The authors frame their overview of the Anglo-American tradition with a critique of Matthew Arnold, who founded English literary criticism as a discipline when he was named professor of poetry at Oxford in 1857. “In his revolutionary wish for the study of literature to provide an alternate clerisy and to preserve reading of the Bible not for religious but for cultural purposes,” they write, “he exhibited an unstable tension that has bedeviled literary formation in our guild ever since.” In other words, Arnold fatally determined the course of English literary criticism at its outset by rejecting the authority of the Bible.
This impatience with Arnold is understandable, but Jeffrey and Maillet do not, to my mind, address explicitly and fully enough, even in their theoretical chapters, exactly what it means to make religious belief the crucial part of a literary hermeneutic. The question is whether literary criticism is or is not a discipline somewhat like the practice of optometry—a correction of sight whose nature is the same whether it is practiced by a believer or an atheist. There is something to be said for simply learning to read well, and the New Critics (whom the authors consider mere followers of Arnold) taught us a great deal.
To some extent, belief adds another dimension to a capacity that must be learned as its own discipline. Christianity begins with radically new visions of old texts: the risen Christ expounding Scripture on the road to Emmaus, for example, in Luke 24, or Paul’s metaphorical stripping away of the veil over the face of Moses, thus of the hidden meaning of the old covenant, in 2 Corinthians 3. Belief here is crucial. But how exactly might Christian belief—other than knowledge of biblical references—truly illuminate one’s reading of Joyce’s Dubliners or Faulkner’s Go Down, Moses? It seems inappropriate to speak about movements of the spirit in terms of literary criticism.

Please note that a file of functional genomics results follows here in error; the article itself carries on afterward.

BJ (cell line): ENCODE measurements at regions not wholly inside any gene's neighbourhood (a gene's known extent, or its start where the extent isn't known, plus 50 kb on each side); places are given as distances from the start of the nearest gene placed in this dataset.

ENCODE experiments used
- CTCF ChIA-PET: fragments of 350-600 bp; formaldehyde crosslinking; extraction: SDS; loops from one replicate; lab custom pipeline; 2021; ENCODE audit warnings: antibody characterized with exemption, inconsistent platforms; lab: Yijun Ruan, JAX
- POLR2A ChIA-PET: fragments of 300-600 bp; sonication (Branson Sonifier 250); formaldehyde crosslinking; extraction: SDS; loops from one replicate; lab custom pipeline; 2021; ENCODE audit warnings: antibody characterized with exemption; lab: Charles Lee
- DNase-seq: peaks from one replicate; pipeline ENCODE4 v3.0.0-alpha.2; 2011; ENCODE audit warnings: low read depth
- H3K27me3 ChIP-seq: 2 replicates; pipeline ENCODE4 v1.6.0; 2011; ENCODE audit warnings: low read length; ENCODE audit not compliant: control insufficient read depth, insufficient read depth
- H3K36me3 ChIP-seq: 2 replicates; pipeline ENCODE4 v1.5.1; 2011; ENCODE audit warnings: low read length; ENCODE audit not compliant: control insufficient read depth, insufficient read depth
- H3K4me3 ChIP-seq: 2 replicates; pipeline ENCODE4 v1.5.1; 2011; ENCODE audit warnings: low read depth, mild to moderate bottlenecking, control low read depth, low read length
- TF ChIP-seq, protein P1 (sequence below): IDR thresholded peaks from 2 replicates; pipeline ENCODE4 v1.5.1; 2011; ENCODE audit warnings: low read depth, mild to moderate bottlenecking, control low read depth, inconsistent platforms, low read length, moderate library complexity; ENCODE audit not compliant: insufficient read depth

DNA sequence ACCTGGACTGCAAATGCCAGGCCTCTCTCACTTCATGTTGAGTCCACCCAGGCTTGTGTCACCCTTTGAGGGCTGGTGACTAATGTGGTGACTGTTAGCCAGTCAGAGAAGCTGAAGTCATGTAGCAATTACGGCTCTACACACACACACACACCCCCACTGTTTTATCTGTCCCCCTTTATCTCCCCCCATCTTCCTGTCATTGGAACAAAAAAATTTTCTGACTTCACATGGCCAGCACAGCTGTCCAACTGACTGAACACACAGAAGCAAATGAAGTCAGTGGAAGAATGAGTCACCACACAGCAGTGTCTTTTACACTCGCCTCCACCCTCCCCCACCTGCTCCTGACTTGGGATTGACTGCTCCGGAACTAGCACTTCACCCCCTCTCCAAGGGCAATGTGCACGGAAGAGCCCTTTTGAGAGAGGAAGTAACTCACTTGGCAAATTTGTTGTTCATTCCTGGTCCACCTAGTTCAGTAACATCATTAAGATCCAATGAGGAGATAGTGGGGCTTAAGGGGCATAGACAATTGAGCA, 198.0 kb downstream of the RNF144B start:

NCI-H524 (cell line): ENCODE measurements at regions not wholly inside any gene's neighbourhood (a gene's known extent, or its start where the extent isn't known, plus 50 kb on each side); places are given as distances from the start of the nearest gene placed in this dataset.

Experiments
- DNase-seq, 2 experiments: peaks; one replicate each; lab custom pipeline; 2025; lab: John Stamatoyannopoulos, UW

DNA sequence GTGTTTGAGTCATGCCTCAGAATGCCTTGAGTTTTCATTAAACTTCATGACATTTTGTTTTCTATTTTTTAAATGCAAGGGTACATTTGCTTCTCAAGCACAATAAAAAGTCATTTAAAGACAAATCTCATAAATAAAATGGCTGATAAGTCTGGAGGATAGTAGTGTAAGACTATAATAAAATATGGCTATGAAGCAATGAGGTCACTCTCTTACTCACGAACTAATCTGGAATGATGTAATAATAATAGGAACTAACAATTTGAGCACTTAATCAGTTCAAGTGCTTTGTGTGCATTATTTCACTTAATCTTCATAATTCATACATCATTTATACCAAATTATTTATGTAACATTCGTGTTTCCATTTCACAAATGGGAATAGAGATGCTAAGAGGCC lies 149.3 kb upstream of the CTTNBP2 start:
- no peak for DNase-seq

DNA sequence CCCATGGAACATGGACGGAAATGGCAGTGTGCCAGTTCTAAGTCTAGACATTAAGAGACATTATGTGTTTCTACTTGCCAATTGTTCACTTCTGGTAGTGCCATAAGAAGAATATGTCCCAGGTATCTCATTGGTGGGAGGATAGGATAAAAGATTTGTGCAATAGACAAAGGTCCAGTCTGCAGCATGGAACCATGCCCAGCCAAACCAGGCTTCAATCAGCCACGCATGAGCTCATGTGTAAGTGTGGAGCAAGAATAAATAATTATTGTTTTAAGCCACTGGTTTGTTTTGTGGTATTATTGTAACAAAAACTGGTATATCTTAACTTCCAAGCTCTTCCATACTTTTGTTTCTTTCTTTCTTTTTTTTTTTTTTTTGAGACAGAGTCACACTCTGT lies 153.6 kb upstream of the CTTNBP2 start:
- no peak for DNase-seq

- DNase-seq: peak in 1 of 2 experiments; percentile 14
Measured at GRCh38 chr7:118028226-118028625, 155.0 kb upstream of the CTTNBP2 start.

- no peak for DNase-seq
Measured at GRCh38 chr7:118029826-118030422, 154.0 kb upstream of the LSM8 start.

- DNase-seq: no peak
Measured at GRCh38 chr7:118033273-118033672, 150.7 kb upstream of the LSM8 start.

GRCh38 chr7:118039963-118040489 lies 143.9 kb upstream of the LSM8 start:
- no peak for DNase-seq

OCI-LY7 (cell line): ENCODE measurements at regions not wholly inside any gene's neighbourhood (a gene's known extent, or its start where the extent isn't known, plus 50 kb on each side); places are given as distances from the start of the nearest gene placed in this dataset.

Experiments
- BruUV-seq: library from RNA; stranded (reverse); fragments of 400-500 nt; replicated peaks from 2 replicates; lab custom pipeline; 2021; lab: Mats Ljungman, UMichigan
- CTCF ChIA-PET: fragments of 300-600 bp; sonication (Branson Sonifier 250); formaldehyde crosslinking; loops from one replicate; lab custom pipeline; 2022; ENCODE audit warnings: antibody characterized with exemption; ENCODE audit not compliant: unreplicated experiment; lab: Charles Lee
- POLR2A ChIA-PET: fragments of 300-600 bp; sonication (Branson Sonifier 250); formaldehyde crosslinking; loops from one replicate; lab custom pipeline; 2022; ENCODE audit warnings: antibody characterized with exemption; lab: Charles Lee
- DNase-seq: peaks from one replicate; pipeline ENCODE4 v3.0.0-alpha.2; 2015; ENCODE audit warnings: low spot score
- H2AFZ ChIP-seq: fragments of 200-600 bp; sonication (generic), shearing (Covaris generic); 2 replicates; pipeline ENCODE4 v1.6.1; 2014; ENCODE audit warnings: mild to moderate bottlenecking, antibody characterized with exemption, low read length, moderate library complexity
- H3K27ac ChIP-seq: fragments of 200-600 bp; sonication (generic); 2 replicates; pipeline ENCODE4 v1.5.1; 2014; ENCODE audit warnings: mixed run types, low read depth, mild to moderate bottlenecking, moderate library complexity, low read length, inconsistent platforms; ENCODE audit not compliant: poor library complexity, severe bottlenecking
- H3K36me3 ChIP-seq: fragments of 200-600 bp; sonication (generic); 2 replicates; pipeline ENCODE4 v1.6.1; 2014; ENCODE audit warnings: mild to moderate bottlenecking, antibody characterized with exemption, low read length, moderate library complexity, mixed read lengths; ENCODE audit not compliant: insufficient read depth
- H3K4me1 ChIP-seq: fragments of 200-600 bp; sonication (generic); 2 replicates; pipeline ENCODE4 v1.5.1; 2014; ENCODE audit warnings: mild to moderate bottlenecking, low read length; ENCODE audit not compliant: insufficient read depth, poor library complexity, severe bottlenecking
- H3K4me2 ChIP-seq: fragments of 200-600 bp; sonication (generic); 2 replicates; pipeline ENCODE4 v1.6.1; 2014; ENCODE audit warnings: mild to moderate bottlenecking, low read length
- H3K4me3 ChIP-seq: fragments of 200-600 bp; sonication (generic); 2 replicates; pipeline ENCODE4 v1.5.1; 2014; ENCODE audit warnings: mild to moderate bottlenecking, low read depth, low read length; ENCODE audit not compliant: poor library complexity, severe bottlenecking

The great contribution of this new book is to insist on the centrality of the Bible in the discussion of literature. It is less satisfying in encouraging students to read broadly and generously. Jacques Maritain observes in Art and Scholasticism that “wherever art, Egyptian, Greek, or Chinese, has attained a certain degree of grandeur and purity, it is already Christian—Christian in hope, because every spiritual splendor is a promise and a symbol of the divine harmonies of the gospel.” Students need not simply an emphasis on Christian literature, which the book succeeds admirably in providing, but the openness to discover what Maritain calls the “ontological splendor” of the imagination wherever it might be found.
Glenn C. Arbery, d’Alzon Professor of Liberal Education at Assumption College, is author of Why Literature Matters.